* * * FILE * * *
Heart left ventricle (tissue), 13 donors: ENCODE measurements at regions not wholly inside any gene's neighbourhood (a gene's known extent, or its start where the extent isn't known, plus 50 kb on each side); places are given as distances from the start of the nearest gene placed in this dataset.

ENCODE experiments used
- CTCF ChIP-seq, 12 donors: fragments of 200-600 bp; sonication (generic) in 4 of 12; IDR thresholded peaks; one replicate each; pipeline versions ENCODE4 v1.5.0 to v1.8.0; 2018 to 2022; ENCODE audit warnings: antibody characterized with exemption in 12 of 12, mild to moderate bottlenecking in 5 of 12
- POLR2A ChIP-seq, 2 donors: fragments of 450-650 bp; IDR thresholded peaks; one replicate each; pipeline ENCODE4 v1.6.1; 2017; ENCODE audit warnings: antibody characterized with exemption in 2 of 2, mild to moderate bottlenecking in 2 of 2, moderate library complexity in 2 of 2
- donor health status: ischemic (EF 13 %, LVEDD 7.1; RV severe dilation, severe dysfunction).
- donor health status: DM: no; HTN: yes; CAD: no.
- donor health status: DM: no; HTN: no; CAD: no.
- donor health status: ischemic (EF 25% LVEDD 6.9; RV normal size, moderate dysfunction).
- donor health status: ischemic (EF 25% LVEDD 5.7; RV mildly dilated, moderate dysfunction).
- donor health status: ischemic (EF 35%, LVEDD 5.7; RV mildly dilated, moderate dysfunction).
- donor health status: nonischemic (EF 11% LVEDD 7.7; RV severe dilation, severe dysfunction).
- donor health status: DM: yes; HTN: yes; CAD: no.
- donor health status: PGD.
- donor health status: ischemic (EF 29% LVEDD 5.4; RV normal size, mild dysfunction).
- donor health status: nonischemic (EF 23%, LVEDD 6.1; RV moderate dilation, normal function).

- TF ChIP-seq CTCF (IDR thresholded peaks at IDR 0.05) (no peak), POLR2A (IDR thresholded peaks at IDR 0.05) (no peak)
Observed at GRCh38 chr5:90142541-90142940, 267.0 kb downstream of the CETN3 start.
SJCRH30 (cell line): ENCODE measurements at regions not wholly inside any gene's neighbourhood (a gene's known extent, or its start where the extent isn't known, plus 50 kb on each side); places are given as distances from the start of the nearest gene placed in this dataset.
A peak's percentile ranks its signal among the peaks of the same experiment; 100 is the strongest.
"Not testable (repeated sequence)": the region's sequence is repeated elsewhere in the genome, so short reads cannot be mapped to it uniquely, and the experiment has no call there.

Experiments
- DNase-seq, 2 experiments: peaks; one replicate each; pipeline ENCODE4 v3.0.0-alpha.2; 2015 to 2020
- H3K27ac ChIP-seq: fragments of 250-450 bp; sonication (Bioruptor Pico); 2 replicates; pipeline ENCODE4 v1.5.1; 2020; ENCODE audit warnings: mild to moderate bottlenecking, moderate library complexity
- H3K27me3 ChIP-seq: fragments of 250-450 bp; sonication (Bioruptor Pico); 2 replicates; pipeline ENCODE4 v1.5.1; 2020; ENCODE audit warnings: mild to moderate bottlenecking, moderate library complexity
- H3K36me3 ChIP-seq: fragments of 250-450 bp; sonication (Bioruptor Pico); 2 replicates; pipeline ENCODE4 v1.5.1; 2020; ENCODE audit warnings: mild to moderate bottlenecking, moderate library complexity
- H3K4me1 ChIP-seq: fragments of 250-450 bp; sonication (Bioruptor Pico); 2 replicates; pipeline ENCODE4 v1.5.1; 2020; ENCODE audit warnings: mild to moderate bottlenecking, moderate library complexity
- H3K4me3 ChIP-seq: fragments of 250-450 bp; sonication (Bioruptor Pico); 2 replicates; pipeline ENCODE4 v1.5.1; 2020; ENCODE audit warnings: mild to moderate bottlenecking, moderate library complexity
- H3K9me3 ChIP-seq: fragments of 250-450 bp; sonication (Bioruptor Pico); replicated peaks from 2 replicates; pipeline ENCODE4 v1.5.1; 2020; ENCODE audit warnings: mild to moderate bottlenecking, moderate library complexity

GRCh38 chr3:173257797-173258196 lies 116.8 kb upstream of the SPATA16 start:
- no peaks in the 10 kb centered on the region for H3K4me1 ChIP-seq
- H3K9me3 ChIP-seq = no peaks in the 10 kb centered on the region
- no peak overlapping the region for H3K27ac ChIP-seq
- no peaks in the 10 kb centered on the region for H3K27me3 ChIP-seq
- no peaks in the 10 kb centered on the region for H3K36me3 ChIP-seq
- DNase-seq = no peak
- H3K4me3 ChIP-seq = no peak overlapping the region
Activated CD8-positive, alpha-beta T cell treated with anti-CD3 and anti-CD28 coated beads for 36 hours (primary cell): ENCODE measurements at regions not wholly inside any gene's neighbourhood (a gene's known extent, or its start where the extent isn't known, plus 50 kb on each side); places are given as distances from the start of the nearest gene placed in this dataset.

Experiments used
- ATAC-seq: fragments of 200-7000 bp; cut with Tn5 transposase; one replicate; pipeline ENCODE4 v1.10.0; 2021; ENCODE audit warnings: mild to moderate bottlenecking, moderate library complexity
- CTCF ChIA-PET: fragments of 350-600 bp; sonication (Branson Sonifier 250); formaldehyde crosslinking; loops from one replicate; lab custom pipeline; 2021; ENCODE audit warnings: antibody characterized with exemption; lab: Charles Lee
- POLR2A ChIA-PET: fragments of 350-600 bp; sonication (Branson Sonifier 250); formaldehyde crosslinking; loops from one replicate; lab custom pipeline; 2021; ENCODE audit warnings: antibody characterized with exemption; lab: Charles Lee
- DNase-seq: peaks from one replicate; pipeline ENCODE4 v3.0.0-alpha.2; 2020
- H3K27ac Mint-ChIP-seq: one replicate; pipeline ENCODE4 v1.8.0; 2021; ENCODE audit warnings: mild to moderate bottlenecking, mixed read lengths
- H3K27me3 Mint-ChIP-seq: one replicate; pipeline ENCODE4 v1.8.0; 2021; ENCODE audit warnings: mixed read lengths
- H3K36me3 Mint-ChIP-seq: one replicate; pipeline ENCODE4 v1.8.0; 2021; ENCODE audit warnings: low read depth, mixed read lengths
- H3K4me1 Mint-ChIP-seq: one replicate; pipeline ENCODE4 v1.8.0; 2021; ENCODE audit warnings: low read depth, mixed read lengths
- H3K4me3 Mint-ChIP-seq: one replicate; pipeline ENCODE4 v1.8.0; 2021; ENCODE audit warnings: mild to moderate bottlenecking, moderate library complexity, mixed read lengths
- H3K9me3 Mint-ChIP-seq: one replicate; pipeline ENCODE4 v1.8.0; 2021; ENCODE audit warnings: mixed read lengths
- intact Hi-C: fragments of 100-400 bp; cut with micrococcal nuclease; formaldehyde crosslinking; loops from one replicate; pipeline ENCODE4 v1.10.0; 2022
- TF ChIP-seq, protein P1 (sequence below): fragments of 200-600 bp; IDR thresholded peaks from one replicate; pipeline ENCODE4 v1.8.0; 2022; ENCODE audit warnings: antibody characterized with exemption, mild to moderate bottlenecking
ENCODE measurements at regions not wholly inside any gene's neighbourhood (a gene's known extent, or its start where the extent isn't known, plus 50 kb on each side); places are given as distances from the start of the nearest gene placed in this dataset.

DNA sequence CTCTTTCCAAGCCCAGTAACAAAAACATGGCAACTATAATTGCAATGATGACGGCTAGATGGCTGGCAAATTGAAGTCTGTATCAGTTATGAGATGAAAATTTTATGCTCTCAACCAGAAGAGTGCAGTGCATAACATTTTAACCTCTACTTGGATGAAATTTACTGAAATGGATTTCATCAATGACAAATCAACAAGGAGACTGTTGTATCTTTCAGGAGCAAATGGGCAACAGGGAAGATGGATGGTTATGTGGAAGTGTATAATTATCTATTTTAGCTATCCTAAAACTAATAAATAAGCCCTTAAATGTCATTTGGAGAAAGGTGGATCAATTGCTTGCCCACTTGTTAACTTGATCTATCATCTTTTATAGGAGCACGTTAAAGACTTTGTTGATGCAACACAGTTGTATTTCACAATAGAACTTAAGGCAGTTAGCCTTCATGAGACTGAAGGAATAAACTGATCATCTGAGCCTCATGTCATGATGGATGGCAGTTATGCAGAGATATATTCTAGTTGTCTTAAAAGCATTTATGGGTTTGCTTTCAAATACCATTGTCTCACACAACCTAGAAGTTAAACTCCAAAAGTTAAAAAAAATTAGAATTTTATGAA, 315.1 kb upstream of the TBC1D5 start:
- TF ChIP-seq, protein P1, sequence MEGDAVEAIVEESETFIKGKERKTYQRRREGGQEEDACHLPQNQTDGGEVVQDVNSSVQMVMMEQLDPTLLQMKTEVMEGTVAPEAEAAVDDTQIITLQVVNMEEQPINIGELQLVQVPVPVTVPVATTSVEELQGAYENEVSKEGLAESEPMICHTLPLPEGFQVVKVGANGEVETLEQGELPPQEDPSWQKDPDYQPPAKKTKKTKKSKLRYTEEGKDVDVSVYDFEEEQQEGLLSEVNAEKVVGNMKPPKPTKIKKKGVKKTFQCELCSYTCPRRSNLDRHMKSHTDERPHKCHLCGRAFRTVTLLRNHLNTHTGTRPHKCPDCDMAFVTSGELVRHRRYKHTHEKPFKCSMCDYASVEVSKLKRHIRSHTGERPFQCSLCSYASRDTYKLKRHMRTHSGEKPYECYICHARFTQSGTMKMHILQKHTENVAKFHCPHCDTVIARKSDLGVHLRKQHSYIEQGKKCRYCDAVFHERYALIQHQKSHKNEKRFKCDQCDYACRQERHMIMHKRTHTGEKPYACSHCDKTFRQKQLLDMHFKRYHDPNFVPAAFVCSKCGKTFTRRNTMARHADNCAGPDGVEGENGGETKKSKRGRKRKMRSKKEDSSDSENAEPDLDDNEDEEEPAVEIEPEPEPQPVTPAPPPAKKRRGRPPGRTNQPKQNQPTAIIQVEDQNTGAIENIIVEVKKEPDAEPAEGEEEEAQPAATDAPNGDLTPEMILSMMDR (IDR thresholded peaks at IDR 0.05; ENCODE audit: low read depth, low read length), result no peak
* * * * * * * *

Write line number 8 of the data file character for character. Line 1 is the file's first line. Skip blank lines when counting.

- donor health status: ischemic (EF 25% LVEDD 6.9; RV normal size, moderate dysfunction).